Even the best plan will need tweaks, and the unique, back-to-back weather events of the winter of 2015 certainly proved that. As the relentless snow piled up by the foot, agents and customers continued to seek guidance from carriers in unprecedented numbers, forcing continued modifications in the frequency, method and content of communications. Being able to foresee new or unanticipated questions, digest them, and display the agility to respond directly, consistently, and quickly is critical. To be successful, the claims leadership team needs to be highly transparent and remain nimble and open to updating the strategy as the situation dictates.
People often think of communication needs in terms of their impact on external partners, but the highly successful leadership teams also recognize the acute importance of effective internal communications. Providing detailed information and updates to the claims professionals who will be interacting with agents and customers is crucial to everyone’s success. When employees are kept informed, they are better positioned to effectively respond to the emotionally charged calls they receive throughout the day. This approach adds a strong consistency to marketplace messaging and keeping the brand’s promise.
Workers clear snow from a roof in Boston, Monday, Feb. 16, 2015. (AP Photo/Michael Dwyer)
Continuous and transparent communication also helps drive higher levels of employee engagement as it keeps people actively involved in developing the overall catastrophe response. Claims professionals are the best situated to provide real-time feedback on the questions and concerns they are hearing, thereby enabling the leadership team to respond quickly to their needs and requests. If the right talent has been selected, they will want to deliver a superior customer experience and be part of the solution when a problem arises. With this in mind, leaders should not only encourage feedback, but actively and continually seek it out. Embracing employees’ ideas and suggestions will encourage even more valuable recommendations.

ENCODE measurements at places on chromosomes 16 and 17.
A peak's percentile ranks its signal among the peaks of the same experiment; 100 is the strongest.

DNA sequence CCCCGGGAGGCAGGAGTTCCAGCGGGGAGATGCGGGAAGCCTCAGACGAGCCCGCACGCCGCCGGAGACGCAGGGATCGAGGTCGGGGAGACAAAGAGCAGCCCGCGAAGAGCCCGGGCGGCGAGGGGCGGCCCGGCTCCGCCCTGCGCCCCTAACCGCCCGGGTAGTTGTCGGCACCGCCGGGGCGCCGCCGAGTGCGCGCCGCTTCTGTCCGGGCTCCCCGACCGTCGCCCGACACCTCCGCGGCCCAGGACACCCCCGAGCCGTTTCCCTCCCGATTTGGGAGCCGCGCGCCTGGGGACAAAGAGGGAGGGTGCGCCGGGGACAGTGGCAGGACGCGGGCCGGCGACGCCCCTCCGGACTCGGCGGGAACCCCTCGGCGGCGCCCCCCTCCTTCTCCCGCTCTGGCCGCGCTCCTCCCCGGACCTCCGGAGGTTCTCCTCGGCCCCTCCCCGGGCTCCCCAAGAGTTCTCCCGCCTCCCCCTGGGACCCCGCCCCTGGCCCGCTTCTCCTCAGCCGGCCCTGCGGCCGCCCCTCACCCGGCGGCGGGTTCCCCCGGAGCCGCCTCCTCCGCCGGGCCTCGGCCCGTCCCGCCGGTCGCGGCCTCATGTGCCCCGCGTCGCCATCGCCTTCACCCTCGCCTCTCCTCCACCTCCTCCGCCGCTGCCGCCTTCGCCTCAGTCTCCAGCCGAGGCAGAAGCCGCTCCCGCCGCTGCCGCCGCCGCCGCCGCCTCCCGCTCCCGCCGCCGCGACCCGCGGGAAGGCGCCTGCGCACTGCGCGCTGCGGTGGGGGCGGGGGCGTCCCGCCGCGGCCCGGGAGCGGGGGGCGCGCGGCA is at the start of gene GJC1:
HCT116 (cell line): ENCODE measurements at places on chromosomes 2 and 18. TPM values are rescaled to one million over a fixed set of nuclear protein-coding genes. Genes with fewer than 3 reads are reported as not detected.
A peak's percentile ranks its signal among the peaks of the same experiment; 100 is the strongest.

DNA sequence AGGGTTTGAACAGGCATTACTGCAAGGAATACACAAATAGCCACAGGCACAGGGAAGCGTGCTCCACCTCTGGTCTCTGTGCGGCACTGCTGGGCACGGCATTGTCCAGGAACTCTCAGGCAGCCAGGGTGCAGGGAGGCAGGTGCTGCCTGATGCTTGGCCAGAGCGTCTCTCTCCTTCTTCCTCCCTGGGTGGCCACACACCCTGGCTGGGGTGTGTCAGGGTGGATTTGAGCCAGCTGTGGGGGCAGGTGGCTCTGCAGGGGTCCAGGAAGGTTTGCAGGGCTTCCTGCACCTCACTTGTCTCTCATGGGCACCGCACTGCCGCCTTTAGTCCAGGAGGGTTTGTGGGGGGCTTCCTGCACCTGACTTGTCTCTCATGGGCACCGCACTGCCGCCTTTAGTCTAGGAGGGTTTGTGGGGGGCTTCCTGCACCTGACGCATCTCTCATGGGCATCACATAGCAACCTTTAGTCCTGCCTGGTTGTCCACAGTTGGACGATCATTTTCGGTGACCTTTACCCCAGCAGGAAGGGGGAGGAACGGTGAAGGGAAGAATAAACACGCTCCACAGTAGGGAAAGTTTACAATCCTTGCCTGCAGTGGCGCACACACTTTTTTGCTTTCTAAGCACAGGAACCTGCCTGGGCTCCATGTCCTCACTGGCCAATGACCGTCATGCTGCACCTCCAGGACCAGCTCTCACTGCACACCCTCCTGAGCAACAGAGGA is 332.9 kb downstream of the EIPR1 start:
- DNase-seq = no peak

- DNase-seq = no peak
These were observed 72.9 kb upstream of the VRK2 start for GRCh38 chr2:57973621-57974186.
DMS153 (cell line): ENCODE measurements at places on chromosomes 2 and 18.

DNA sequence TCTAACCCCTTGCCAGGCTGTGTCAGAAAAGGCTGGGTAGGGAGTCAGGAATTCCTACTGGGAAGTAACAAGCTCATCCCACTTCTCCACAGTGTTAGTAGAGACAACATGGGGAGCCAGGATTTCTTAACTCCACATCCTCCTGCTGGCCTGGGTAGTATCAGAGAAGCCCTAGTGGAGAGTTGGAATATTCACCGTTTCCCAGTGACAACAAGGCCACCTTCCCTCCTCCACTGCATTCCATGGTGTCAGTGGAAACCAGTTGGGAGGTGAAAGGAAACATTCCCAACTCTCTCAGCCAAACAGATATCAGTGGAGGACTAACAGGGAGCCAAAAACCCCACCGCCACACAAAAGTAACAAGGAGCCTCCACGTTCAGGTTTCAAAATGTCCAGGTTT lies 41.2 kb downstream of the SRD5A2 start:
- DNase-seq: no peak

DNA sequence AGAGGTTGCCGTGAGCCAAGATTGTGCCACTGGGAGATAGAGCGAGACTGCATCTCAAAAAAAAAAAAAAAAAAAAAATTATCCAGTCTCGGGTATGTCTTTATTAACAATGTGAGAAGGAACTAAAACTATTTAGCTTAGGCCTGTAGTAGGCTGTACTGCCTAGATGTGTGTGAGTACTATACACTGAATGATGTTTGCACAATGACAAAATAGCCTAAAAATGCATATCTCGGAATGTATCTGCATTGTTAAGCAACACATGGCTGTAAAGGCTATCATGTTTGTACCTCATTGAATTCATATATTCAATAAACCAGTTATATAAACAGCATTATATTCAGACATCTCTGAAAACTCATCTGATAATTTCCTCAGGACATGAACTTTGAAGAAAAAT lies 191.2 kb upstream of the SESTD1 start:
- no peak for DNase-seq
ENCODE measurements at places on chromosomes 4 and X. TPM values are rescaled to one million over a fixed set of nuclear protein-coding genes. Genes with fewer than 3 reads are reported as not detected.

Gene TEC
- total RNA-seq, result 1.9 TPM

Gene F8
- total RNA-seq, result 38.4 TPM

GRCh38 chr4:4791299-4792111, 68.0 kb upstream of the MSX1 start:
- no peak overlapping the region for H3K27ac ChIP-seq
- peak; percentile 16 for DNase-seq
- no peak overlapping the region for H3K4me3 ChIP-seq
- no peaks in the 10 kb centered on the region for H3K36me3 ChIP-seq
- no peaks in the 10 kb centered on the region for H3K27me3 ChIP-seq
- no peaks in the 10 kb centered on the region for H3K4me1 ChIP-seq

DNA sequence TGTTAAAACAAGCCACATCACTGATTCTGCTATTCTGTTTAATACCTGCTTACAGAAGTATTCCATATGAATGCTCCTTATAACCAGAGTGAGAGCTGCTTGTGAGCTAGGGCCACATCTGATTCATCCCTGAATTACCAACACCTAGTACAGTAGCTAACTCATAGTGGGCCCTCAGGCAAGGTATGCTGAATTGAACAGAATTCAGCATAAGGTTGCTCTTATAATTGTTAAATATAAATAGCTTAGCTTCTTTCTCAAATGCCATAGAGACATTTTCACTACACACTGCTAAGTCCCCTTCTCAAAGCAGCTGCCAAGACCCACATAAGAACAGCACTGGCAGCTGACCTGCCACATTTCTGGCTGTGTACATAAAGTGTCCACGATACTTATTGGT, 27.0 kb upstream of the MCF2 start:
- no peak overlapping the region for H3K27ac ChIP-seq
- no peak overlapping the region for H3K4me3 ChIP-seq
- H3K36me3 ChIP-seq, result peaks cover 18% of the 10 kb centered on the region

Most importantly, with regard to communication, one must never forget that frontline claims professionals are the most vital part of any response and communication plan as they are the first carrier touch point for a customer who has suffered a loss. Understanding that most customers want to hear from the company to whom they have been paying their premiums, not necessarily a third party that represents the carrier, it is essential that the claims professional is well-informed. If the initial interaction is handled effectively, there is a higher probability that the claims process will work smoothly and efficiently toward resolution.
While striving for perfection is the goal, it will never be consistently achieved, which means there will always be opportunities for recovery. Embracing this eventuality is not to accept sub-par performance, but a reality driven by the heightened demands associated with a catastrophe. Leaders should consider formalizing a recovery strategy to ensure that those opportunities, which are without question more frequent during catastrophes, are handled effectively and efficiently.
The recovery strategy should also include a method to effectively let frontline claims professionals who are working tirelessly to provide superior service despite high claims volume, know that the occasional “hiccup” is anticipated and the leadership team is fully prepared to stand behind them and play an active role in assisting them with the recovery process.
Great leaders continually seek to learn. They are never satisfied with the status quo. They take every experience, good or bad, and work to understand where there are opportunities to improve. Whether it is a major change in protocol or a minor tweak to an internal process, there will, and should, be things that will be done differently the next time a catastrophic event happens. It is not a matter of “if” but of “when.”